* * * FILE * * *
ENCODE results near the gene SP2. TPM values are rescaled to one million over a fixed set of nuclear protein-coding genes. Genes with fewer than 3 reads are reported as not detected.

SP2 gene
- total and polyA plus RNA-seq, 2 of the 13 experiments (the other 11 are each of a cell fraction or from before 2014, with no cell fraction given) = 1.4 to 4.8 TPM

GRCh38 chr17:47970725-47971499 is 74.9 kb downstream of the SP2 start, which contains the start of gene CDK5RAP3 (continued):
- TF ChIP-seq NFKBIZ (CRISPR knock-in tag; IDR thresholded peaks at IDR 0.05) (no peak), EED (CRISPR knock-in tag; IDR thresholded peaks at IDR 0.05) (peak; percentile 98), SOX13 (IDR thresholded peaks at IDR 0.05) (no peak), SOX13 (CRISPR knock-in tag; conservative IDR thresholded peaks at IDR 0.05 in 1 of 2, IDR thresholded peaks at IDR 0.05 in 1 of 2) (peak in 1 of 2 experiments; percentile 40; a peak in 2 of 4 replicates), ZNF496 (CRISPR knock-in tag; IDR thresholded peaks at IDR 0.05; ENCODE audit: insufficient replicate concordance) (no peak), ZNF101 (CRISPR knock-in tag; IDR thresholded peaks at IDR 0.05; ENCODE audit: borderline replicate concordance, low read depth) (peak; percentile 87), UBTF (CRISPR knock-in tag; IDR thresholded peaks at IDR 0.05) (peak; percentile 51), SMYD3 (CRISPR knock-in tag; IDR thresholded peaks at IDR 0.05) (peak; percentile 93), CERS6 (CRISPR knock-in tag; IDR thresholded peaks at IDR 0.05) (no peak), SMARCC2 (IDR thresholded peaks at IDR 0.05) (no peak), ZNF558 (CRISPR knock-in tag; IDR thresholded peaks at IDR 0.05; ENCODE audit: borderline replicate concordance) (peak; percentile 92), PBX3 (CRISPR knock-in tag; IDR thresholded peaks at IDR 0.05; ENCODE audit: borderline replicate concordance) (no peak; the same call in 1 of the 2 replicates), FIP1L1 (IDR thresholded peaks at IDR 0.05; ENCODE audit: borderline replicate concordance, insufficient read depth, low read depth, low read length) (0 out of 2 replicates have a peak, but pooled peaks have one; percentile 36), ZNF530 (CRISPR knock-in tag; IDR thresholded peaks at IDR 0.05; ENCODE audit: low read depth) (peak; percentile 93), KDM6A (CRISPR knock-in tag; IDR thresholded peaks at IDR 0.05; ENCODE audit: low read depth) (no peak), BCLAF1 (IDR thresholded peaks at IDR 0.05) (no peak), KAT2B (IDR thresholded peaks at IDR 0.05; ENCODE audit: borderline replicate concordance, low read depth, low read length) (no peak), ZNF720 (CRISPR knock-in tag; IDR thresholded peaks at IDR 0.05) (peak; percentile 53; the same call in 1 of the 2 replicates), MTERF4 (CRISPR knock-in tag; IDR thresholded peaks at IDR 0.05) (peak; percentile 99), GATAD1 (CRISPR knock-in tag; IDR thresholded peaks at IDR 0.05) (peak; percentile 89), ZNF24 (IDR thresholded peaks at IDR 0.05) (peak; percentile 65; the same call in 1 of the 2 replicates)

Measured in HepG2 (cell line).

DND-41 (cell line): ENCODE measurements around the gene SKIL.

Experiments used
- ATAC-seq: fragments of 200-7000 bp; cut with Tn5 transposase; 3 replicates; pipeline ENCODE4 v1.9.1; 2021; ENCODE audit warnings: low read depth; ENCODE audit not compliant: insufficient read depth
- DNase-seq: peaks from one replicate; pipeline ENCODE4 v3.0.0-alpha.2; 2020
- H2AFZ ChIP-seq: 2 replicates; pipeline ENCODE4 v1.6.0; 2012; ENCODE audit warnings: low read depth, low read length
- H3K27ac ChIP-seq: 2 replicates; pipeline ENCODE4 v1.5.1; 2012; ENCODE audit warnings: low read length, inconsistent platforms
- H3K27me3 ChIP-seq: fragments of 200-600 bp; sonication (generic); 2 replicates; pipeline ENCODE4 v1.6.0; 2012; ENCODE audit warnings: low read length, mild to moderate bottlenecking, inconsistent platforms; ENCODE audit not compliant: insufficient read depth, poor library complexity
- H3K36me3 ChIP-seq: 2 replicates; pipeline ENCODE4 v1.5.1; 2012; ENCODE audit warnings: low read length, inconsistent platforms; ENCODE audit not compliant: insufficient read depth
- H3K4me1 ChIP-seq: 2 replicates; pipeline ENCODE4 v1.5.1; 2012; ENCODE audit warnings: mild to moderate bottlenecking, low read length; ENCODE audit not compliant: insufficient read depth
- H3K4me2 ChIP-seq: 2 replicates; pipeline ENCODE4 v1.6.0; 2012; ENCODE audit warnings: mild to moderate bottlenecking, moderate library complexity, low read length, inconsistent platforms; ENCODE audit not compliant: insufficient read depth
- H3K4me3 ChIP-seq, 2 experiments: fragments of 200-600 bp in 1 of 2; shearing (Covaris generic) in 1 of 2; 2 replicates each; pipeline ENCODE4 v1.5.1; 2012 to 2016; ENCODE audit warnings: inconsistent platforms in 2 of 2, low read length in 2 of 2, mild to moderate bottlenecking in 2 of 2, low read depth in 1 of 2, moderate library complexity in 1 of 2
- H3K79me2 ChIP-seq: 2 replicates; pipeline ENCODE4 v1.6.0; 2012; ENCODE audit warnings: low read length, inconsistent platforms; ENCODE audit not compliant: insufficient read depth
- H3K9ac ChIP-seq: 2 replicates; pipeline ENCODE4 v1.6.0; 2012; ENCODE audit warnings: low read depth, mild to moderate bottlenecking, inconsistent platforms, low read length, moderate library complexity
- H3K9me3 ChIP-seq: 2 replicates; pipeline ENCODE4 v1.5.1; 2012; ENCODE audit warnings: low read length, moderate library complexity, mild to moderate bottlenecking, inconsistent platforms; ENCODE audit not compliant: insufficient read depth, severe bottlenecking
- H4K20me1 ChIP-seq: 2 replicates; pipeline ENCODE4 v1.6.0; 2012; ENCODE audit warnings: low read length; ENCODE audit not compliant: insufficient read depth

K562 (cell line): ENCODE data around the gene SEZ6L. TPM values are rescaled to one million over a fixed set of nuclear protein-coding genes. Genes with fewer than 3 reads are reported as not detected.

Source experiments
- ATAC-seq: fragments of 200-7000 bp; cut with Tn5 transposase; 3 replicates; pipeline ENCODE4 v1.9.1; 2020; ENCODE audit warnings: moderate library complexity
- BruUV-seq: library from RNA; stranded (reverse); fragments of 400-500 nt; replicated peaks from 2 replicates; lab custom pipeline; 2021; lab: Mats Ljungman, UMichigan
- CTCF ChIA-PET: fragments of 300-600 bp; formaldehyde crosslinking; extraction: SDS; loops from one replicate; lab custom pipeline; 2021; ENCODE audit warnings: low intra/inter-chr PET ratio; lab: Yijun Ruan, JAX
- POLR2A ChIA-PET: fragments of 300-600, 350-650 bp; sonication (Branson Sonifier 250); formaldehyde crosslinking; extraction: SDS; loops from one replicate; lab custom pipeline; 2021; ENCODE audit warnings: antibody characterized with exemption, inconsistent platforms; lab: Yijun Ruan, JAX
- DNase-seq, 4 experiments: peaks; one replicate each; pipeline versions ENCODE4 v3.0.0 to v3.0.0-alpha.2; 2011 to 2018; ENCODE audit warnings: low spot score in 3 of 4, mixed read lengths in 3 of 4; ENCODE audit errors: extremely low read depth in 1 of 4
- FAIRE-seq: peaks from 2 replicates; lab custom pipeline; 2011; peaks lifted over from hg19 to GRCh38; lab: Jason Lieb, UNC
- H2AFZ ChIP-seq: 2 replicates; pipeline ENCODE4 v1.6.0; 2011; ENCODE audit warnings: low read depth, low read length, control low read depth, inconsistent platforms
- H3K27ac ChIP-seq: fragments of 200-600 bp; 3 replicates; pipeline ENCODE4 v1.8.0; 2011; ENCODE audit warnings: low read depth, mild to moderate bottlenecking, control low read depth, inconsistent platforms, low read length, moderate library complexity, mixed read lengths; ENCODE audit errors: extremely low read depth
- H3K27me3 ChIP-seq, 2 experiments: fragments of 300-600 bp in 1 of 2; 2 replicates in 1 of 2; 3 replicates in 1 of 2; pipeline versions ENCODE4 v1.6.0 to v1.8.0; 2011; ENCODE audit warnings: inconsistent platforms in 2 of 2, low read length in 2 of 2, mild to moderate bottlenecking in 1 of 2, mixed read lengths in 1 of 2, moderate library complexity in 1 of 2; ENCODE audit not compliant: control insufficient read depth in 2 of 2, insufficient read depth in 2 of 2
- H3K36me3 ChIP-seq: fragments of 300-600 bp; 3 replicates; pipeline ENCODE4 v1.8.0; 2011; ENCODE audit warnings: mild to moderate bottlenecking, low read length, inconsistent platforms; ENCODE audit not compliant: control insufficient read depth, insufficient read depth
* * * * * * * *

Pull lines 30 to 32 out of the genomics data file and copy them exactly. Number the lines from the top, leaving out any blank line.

- H2AFZ ChIP-seq: 2 replicates; pipeline ENCODE4 v1.6.0; 2011; ENCODE audit warnings: low read depth, low read length, control low read depth, inconsistent platforms
- H3K27ac ChIP-seq: fragments of 200-600 bp; 3 replicates; pipeline ENCODE4 v1.8.0; 2011; ENCODE audit warnings: low read depth, mild to moderate bottlenecking, control low read depth, inconsistent platforms, low read length, moderate library complexity, mixed read lengths; ENCODE audit errors: extremely low read depth
- H3K27me3 ChIP-seq, 2 experiments: fragments of 300-600 bp in 1 of 2; 2 replicates in 1 of 2; 3 replicates in 1 of 2; pipeline versions ENCODE4 v1.6.0 to v1.8.0; 2011; ENCODE audit warnings: inconsistent platforms in 2 of 2, low read length in 2 of 2, mild to moderate bottlenecking in 1 of 2, mixed read lengths in 1 of 2, moderate library complexity in 1 of 2; ENCODE audit not compliant: control insufficient read depth in 2 of 2, insufficient read depth in 2 of 2